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Great expectations and the end of the depression

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  • Gauti B. Eggertsson

Abstract

This paper argues that the U.S. economy's recovery from the Great Depression was driven by a shift in expectations brought about by the policy actions of President Franklin Delano Roosevelt. On the monetary policy side, Roosevelt abolished the gold standard and-even more important-announced the policy objective of inflating the price level to pre-depression levels. On the fiscal policy side, Roosevelt expanded real and deficit spending. Together, these actions made his policy objective credible; they violated prevailing policy dogmas and introduced a policy regime change such as that described in work by Sargent and by Temin and Wigmore. The economic consequences of Roosevelt's policies are evaluated in a dynamic stochastic general equilibrium model with sticky prices and rational expectations.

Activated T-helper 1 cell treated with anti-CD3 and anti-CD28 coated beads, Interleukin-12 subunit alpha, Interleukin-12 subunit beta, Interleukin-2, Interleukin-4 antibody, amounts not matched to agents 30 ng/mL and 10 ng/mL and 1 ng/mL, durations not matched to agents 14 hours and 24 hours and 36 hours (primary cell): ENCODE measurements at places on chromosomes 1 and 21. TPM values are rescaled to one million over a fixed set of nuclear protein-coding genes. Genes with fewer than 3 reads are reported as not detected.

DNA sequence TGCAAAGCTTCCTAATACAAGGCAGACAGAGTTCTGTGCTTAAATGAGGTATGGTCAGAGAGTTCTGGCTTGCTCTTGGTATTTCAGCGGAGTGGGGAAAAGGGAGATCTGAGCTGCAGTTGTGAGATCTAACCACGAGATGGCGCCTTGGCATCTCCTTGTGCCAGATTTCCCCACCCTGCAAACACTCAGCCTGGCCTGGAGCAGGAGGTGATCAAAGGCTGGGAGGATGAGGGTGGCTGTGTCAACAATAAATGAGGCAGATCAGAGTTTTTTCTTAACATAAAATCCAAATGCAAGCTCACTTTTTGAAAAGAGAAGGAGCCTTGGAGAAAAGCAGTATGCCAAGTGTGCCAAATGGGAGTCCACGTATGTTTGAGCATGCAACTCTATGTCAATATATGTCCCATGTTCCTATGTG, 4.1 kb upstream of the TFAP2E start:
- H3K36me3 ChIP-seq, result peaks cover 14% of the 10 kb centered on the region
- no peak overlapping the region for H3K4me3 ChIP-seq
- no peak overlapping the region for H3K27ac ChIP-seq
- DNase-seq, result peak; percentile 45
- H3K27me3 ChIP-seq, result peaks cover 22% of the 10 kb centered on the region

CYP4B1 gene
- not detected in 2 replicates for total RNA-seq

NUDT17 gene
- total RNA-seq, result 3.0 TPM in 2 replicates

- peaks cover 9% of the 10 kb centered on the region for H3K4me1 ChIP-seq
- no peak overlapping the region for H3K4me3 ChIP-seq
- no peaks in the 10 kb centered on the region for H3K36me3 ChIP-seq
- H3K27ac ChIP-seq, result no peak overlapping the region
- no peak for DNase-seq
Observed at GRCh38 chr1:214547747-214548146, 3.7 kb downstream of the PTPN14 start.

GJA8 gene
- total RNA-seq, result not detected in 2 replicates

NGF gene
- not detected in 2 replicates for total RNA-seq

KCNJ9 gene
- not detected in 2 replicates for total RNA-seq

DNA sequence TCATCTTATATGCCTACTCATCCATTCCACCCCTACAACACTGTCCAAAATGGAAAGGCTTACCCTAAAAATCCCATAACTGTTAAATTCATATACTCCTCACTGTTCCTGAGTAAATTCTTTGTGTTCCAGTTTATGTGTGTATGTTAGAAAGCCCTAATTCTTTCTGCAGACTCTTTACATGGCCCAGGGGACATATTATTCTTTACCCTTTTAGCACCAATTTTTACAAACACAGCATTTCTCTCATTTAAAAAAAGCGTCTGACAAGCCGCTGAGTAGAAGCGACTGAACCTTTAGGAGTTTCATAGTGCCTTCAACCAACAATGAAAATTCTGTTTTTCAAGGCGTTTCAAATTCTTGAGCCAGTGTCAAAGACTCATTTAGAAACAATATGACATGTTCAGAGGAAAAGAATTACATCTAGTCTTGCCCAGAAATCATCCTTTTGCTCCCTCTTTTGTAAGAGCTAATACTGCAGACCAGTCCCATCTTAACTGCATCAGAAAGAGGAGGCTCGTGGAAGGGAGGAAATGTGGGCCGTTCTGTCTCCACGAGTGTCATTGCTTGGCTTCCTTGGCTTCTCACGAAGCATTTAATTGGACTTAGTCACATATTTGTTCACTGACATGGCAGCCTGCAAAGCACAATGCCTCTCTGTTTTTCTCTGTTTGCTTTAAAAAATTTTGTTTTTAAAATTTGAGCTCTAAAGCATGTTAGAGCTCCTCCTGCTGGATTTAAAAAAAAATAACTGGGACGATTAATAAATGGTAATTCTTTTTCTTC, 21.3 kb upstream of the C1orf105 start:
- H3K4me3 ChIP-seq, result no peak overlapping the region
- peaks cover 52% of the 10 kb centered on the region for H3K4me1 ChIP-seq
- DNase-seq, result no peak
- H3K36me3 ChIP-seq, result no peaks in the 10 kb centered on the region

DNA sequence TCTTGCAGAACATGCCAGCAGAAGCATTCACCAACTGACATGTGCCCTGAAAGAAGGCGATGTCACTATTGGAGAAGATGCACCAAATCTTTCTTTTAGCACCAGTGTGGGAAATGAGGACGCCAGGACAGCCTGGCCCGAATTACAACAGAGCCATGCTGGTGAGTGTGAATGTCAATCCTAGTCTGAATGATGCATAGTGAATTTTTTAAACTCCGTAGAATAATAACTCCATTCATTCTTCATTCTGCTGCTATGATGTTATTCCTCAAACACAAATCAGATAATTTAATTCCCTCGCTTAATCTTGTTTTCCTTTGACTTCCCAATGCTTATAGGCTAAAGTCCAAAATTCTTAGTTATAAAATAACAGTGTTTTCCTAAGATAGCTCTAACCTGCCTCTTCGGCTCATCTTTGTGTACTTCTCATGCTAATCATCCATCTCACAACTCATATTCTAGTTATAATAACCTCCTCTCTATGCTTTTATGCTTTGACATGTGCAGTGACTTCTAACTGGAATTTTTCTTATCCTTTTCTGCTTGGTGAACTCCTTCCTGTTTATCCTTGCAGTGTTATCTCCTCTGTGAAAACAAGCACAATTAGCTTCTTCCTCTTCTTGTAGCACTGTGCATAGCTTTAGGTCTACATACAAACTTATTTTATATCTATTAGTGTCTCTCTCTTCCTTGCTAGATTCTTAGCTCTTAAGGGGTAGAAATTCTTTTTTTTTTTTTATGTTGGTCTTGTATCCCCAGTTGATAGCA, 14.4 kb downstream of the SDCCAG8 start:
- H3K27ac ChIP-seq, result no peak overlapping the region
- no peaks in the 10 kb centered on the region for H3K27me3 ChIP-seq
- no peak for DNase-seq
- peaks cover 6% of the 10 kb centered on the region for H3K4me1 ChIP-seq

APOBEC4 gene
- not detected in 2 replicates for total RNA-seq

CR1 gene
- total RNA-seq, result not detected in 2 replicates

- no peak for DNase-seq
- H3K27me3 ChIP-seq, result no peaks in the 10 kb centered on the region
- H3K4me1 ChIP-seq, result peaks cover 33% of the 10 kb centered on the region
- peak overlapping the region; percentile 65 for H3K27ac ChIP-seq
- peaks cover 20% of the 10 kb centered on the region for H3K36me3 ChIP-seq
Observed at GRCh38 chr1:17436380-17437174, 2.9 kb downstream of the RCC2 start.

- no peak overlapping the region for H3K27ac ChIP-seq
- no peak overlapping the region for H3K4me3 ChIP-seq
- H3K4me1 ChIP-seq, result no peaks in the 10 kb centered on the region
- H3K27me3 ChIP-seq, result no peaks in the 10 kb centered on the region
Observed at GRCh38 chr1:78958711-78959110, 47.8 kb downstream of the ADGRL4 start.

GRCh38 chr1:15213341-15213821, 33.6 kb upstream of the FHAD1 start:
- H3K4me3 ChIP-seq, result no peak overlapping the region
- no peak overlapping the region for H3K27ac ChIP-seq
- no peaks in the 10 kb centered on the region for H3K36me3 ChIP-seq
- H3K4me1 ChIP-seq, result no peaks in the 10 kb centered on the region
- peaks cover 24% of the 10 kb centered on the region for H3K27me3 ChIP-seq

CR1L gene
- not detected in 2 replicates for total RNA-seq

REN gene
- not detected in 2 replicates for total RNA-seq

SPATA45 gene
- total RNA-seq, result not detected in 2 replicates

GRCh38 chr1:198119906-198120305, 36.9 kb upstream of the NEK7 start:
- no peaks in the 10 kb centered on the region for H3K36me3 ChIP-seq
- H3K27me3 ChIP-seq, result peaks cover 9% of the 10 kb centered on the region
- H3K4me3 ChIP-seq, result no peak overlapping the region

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Bibliographic Info

Paper provided by Federal Reserve Bank of New York in its series Staff Reports with number 234.

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Date of creation: 2005
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Handle: RePEc:fip:fednsr:234

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Keywords: Depressions ; Gold standard ; Price levels ; Rational expectations (Economic theory) ; Economic policy;

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